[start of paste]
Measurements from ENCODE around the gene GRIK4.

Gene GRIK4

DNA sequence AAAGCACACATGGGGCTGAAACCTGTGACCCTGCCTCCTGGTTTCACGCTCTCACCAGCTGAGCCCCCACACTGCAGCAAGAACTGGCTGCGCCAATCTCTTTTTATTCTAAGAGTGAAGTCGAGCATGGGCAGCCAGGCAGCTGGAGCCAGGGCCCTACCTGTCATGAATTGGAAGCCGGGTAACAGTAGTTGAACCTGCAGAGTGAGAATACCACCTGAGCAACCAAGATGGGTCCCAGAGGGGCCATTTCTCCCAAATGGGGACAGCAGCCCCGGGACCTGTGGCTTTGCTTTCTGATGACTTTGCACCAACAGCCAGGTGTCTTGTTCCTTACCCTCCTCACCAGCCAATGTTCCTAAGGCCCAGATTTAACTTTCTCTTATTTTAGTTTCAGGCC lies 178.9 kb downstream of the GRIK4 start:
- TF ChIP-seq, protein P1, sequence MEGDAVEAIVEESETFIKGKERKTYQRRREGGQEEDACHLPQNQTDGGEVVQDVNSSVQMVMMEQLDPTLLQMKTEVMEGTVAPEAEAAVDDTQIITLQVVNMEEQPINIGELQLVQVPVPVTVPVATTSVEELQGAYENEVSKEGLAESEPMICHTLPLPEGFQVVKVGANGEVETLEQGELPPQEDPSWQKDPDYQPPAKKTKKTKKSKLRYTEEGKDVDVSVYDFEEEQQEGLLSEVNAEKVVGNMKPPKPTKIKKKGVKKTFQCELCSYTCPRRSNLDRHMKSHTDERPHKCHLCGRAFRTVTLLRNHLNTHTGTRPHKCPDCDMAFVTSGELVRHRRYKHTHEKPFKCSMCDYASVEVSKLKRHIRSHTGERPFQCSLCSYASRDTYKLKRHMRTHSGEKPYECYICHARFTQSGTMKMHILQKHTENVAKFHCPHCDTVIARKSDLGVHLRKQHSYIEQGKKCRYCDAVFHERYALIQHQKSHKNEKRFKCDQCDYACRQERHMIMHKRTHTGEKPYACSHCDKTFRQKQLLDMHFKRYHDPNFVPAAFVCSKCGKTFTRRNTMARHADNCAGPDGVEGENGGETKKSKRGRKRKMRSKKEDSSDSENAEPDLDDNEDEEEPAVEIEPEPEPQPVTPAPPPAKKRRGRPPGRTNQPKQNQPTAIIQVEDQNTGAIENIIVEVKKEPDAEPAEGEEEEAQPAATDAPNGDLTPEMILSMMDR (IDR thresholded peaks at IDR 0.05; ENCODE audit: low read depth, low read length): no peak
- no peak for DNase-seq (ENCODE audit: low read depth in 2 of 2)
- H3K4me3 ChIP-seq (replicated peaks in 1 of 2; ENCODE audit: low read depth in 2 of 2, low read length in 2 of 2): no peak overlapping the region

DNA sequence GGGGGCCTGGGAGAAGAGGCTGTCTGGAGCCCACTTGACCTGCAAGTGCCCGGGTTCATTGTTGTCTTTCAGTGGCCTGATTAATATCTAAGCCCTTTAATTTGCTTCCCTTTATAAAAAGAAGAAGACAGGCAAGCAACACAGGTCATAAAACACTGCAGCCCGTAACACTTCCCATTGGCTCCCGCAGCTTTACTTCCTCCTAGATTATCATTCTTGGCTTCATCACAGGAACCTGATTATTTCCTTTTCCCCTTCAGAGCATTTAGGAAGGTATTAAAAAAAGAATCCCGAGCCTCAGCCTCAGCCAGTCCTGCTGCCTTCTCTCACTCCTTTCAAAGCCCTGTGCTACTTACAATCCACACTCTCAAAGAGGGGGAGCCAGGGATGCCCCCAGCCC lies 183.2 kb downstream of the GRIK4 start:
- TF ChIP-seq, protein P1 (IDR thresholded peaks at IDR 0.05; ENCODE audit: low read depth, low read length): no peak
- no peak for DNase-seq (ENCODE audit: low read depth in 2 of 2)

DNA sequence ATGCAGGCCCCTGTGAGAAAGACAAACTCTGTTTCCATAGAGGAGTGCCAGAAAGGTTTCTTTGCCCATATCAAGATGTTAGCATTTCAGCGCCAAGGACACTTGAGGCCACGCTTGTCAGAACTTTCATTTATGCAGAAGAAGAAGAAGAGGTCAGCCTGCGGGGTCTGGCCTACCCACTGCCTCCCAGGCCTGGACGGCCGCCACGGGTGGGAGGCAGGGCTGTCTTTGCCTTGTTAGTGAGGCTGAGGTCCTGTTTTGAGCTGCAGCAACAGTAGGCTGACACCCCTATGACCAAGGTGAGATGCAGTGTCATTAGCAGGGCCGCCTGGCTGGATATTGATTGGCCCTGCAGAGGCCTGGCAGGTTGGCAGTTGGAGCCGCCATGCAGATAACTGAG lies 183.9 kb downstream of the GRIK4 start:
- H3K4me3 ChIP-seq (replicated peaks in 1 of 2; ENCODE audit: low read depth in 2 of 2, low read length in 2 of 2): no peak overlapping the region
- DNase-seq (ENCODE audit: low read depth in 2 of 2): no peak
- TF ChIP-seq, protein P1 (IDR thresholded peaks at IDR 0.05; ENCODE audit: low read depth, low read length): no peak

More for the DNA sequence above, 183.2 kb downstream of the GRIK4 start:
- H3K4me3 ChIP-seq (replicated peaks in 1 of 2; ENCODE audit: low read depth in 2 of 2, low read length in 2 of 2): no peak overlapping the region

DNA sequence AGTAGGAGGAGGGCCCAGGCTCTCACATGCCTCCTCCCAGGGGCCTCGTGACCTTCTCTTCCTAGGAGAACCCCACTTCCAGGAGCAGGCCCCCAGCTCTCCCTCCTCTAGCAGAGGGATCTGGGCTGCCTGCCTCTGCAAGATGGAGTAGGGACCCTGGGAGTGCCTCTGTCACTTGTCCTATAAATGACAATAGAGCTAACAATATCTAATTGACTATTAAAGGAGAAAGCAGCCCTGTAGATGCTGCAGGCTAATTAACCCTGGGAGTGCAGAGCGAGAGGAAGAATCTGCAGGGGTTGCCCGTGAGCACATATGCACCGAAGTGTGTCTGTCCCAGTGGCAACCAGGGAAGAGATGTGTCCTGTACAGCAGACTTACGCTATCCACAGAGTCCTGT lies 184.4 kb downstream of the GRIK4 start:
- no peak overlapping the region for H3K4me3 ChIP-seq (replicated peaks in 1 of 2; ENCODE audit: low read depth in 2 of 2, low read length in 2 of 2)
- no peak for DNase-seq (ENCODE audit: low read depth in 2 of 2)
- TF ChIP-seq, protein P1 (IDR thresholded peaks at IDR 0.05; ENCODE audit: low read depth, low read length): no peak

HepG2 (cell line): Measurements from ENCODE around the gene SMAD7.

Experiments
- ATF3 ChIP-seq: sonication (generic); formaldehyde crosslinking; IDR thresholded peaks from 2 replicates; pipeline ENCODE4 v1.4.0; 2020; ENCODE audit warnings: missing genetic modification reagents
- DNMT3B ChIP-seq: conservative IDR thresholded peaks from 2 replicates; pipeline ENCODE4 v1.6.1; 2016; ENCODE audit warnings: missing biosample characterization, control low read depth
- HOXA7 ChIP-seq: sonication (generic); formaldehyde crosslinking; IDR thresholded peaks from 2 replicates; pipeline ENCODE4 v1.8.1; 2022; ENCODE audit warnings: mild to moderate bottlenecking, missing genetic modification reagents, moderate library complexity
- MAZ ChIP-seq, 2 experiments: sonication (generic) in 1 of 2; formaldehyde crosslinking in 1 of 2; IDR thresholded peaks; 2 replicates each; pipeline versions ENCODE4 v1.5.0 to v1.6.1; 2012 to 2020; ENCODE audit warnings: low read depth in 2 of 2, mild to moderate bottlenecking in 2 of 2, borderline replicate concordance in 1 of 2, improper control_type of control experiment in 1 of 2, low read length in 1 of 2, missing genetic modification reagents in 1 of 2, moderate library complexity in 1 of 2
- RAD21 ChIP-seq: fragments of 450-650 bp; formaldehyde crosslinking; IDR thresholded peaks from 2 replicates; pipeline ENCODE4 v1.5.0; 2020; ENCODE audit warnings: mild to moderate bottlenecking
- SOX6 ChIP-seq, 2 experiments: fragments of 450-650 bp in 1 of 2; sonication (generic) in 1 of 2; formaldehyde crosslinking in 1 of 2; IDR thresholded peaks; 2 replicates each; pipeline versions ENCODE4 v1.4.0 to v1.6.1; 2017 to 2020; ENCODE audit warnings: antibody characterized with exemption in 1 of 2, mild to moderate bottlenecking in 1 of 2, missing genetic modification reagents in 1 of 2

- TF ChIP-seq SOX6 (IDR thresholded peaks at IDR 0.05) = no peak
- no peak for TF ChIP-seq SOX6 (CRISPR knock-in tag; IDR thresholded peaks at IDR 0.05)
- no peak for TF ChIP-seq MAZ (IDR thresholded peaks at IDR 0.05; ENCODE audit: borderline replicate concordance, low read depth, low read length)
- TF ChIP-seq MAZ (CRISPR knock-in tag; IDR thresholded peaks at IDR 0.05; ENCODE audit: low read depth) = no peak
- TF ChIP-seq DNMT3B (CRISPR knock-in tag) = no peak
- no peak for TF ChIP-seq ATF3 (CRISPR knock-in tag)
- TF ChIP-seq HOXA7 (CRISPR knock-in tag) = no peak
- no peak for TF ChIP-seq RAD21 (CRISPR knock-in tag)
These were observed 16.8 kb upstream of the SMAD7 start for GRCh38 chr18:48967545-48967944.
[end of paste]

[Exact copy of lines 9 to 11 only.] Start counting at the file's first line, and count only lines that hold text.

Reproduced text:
- no peak for DNase-seq (ENCODE audit: low read depth in 2 of 2)

DNA sequence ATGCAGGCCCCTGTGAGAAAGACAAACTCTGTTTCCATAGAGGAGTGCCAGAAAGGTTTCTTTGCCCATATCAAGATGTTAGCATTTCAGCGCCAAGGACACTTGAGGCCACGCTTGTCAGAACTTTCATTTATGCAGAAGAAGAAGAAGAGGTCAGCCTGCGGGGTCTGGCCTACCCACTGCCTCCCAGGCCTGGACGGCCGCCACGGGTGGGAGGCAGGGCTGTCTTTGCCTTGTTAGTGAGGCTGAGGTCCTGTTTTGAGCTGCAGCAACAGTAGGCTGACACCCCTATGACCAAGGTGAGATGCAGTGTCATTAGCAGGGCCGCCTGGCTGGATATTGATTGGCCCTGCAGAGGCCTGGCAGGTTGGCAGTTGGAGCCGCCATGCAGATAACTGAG lies 183.9 kb downstream of the GRIK4 start:
- H3K4me3 ChIP-seq (replicated peaks in 1 of 2; ENCODE audit: low read depth in 2 of 2, low read length in 2 of 2): no peak overlapping the region